she's poised
to go,

she stops
and turns


to push
the door

behind her.


Steve Smith



Ask one person the meaning
then another
See what you find
Some torn between two people
who must be loved equally
No differentiation

Some totally enmeshed
with no identity of their own
Some hide the hurt, shame,
guilt, anger
Some don't feel anything at all

No walks in
on a hot summer day
No snowmen to come to life
in dead of winter

Playing alone
wishing for a friend
Have to move again
Nothing's the same.

One may look and think,
"Poor child"
I look at myself
and think,

Tonya Murphy


I can't wait to
teach her about life,
she'll stand her ground, even in strife.
My little girl, so beautiful and bright,
she'll be a leader, never backing down in a fight
that she knows she's right.

I can't wait to teach her about boys,
she'll play with them as though they were toys.
In the world, she'll do her part.
And love, some young man will steal her heart,
but she'll know if he's the one, she's smart.

To her, I'll have
to explain,
the cause , the hurt, and the beauty of pain.
And when I'm gone, there will be no misery.
She'll move on with her family, and remember me.
I've got three months to go, I hope this is how she'll
turn out to be.

Vanessa Reballosa

A Daughter, Seen

I've seen
her lower her shoulders,
hunch forward,
and say, Dad! I'm only wearing...

At ten,
she covers herself, feels
the hard gaze, wants
eyes on her as she dances,
is ashamed.

I wonder
at the gifts that we are given,
see myself, spinning
on a tire swing long ago,

see her,
dance, one hip thrust out,
then stand on her head,
and grin upside down.

I live
on the line between us,
on memory's tangled string.

Brad Hyde

In Your Daddy's Eyes
(written for my oldest daughter Tara on her wedding day)

At the altar I see you standing;
One of the most precious days of your life.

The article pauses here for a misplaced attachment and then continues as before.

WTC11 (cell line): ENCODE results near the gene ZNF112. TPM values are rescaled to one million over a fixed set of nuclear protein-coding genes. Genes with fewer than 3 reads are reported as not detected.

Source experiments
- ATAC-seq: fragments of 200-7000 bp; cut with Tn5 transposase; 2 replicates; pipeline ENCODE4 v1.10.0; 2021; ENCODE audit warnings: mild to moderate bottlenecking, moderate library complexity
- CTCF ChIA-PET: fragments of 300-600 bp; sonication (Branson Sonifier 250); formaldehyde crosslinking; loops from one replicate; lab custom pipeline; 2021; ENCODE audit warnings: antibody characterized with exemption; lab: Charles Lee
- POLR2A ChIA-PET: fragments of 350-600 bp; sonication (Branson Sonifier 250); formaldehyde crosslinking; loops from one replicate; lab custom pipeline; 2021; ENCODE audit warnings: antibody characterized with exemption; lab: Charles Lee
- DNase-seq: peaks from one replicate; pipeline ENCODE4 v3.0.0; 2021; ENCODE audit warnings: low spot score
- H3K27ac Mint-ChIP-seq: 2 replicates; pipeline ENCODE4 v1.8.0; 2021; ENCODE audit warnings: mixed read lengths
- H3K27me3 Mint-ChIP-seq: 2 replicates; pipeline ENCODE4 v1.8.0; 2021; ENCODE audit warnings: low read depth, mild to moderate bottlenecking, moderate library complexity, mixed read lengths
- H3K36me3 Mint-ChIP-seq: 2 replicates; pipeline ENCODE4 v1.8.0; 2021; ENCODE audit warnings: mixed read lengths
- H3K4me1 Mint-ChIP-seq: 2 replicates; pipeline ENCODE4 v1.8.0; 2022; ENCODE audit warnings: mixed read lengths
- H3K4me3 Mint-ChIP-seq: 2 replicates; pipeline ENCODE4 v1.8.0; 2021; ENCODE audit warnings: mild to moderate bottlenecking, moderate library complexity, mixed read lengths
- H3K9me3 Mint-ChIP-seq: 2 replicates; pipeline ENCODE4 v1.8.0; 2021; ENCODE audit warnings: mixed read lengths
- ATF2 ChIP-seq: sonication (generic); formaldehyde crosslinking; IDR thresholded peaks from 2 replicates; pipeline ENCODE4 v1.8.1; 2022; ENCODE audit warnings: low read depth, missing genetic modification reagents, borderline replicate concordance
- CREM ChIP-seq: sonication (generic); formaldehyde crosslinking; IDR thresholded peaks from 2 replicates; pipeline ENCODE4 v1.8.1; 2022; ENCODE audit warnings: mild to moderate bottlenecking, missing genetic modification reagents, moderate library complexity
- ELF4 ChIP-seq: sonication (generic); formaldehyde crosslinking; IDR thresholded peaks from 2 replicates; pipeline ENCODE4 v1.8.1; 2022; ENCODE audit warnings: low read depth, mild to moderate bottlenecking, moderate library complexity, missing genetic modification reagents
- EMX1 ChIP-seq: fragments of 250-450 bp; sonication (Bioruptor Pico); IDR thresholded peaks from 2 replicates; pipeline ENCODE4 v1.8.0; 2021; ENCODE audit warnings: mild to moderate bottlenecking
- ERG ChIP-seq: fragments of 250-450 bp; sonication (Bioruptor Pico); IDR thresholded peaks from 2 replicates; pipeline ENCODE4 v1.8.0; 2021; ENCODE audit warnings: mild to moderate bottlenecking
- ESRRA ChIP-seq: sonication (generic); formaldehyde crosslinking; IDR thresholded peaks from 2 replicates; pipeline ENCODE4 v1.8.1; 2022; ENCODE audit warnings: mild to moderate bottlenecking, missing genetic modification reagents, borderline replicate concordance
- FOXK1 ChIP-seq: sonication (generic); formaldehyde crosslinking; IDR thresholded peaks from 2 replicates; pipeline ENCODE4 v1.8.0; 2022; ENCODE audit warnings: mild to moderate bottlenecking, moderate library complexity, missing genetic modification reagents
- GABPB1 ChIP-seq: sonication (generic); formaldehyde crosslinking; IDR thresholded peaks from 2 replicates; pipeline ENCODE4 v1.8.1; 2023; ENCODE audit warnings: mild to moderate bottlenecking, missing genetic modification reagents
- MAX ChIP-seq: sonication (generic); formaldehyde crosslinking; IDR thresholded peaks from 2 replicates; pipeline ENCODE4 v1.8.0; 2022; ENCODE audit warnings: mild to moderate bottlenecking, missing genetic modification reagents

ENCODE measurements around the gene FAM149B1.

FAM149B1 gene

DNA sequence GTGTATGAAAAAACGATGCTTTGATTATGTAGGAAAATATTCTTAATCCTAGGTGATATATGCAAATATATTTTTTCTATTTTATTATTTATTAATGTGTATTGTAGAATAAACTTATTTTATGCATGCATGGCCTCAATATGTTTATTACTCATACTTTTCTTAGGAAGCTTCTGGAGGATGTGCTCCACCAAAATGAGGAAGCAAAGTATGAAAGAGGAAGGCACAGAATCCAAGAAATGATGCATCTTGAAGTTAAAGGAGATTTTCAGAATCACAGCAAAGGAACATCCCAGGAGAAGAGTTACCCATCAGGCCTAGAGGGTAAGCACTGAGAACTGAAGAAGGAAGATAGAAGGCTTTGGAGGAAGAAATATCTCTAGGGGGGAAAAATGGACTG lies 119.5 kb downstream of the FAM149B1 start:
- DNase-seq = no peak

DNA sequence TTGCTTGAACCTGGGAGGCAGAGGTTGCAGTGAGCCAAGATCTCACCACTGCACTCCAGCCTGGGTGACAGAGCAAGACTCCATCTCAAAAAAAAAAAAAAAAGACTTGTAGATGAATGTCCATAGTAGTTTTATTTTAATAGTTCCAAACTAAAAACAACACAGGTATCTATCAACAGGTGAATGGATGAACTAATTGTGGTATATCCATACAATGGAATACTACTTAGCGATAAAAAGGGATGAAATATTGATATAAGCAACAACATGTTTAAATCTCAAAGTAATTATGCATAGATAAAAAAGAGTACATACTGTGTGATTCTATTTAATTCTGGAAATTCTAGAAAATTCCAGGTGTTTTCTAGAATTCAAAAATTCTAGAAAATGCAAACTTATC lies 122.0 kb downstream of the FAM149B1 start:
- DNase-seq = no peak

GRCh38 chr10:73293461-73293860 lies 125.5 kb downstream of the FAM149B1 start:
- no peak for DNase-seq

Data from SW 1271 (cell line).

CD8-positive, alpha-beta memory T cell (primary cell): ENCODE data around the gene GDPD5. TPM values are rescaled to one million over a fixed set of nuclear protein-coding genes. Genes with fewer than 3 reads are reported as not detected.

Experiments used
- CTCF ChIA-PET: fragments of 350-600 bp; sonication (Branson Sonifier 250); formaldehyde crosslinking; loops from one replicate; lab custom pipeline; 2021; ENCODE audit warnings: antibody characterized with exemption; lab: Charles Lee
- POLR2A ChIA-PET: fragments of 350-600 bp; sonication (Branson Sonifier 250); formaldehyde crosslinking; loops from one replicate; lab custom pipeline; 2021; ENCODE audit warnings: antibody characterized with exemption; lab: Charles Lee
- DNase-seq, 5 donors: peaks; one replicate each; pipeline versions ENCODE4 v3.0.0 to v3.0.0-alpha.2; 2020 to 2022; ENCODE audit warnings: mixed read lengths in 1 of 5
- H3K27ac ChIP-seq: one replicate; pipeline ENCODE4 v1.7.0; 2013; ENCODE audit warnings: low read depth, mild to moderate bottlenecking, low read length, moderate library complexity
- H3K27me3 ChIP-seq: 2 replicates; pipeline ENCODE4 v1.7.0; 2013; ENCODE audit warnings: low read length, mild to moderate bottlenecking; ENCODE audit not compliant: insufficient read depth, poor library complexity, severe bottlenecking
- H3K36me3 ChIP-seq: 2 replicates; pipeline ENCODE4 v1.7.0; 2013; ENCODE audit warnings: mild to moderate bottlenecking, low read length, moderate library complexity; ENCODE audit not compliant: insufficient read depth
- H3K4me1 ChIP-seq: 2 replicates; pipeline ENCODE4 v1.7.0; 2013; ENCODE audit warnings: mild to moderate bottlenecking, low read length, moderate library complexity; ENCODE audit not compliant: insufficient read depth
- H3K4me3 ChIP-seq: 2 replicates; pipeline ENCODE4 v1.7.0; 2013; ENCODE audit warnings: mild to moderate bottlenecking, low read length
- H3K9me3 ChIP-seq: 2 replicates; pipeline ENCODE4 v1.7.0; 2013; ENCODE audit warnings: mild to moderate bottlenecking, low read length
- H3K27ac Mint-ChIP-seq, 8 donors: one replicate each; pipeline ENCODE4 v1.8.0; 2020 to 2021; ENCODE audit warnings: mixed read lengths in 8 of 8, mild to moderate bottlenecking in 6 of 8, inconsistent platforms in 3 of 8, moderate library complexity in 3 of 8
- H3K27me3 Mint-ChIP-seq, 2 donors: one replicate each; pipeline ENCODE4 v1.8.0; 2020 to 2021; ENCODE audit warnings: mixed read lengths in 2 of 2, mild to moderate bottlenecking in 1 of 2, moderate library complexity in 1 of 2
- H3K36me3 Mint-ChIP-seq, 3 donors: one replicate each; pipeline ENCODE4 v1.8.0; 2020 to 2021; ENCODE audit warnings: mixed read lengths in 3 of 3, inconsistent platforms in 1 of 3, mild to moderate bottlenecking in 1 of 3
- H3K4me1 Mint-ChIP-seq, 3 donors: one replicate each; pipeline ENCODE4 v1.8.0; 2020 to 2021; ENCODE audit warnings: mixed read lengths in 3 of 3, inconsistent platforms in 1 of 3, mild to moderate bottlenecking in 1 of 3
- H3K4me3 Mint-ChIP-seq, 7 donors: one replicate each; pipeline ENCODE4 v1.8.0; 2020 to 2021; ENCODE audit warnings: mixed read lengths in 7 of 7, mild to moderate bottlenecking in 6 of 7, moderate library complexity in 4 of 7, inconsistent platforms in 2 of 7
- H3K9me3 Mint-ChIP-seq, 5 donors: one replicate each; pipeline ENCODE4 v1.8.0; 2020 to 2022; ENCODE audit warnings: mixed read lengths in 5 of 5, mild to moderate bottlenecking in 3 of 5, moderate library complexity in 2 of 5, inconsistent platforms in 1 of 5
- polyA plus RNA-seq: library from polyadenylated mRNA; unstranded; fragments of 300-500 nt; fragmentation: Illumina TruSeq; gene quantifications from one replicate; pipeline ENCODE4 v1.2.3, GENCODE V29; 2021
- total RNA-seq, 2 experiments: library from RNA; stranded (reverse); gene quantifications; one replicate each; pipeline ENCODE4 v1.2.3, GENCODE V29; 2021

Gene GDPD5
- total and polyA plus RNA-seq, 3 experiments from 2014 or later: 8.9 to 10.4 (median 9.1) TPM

By your side a special man now stands;
Who has asked to make you his wife.

So on this, your Blessed and Special Day;
These thoughts from the Heart must I say,
And present to you, my Love and Views,
In this my own special way.

For in this woman I see the infant,
In the early morn' of her birth,
A precious and special blessing,
Shared with my one True Love on Earth.

From the infant now to a child,
Strong willed, yet so close at Heart,
With a temperament so gentle,
As the wonders of her new life starts.

Now the childhood left to those teenage years,
That time of all my parenthood fears,
With times of great joy, and sometimes tears,
Yet I wonder now why, the past seems so clear.

Now the years seem to have passed so swiftly,
As your life, through teary eyes I now view,
For this day someone stands, and asks if he can,
Share in my unending love for you.

For I know that I am only human,
And yes, mistakes I have made my share,
But change would I not, the events of my life,
For my three wonderful children are there.

So as we stand together, on your wedding day,
As I lift your Veil, kiss your cheek and slowly walk away,
And at that bitter-sweet moment, I'm sure you'll realize,
How precious your life will always be;
In your Daddy's eyes.

Herman J. Mosteller, Jr.